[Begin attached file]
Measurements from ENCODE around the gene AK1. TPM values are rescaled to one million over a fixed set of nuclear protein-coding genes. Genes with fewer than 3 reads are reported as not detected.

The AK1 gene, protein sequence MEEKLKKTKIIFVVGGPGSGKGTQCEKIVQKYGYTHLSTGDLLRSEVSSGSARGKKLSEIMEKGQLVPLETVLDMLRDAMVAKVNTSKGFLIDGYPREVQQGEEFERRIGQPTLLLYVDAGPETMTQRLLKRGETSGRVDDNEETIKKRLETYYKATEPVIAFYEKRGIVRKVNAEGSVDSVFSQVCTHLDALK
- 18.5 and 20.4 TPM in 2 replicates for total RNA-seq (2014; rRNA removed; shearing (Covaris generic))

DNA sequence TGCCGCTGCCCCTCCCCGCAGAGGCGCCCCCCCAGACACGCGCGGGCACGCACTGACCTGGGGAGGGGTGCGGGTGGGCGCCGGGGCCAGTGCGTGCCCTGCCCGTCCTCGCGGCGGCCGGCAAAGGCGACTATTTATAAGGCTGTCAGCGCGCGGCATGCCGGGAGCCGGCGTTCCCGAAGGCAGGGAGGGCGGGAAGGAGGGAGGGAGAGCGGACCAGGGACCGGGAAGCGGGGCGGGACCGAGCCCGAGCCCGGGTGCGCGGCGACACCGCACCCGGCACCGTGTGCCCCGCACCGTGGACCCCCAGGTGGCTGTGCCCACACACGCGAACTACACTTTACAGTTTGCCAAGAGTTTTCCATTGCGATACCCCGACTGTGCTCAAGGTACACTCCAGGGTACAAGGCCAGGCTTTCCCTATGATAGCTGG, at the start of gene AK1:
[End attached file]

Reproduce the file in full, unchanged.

Measurements from ENCODE around the gene AK1. TPM values are rescaled to one million over a fixed set of nuclear protein-coding genes. Genes with fewer than 3 reads are reported as not detected.

The AK1 gene, protein sequence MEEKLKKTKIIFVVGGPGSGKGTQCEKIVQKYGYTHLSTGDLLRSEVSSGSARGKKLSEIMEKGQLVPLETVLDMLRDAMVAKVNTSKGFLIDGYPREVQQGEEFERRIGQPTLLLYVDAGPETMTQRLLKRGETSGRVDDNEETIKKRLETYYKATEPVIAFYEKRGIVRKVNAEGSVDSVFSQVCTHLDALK
- 18.5 and 20.4 TPM in 2 replicates for total RNA-seq (2014; rRNA removed; shearing (Covaris generic))

DNA sequence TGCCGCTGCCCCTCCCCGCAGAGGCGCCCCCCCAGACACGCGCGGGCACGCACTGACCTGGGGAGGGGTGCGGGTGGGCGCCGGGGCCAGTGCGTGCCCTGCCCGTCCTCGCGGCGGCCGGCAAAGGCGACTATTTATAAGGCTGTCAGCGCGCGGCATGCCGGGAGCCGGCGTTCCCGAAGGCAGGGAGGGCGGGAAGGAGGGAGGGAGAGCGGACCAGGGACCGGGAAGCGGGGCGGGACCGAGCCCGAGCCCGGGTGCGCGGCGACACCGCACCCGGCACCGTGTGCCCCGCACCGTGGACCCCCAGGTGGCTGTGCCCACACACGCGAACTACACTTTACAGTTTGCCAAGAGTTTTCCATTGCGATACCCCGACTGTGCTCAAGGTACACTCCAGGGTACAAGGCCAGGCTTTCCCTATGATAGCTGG, at the start of gene AK1: